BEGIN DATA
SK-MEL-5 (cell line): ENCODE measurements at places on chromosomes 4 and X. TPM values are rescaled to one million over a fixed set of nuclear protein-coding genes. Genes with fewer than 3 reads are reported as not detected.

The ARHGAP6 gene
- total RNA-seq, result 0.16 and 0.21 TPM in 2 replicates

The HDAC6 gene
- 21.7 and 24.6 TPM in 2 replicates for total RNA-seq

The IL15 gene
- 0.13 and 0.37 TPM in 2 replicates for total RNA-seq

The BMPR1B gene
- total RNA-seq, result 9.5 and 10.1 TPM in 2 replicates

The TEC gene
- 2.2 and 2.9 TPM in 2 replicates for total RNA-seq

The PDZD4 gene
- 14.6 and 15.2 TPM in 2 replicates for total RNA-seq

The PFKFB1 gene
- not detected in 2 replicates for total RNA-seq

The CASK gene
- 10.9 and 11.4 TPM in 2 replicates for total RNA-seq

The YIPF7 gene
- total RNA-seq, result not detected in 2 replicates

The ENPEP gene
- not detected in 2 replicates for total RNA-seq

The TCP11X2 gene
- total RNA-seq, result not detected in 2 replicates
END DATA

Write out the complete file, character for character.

SK-MEL-5 (cell line): ENCODE measurements at places on chromosomes 4 and X. TPM values are rescaled to one million over a fixed set of nuclear protein-coding genes. Genes with fewer than 3 reads are reported as not detected.

The ARHGAP6 gene
- total RNA-seq, result 0.16 and 0.21 TPM in 2 replicates

The HDAC6 gene
- 21.7 and 24.6 TPM in 2 replicates for total RNA-seq

The IL15 gene
- 0.13 and 0.37 TPM in 2 replicates for total RNA-seq

The BMPR1B gene
- total RNA-seq, result 9.5 and 10.1 TPM in 2 replicates

The TEC gene
- 2.2 and 2.9 TPM in 2 replicates for total RNA-seq

The PDZD4 gene
- 14.6 and 15.2 TPM in 2 replicates for total RNA-seq

The PFKFB1 gene
- not detected in 2 replicates for total RNA-seq

The CASK gene
- 10.9 and 11.4 TPM in 2 replicates for total RNA-seq

The YIPF7 gene
- total RNA-seq, result not detected in 2 replicates

The ENPEP gene
- not detected in 2 replicates for total RNA-seq

The TCP11X2 gene
- total RNA-seq, result not detected in 2 replicates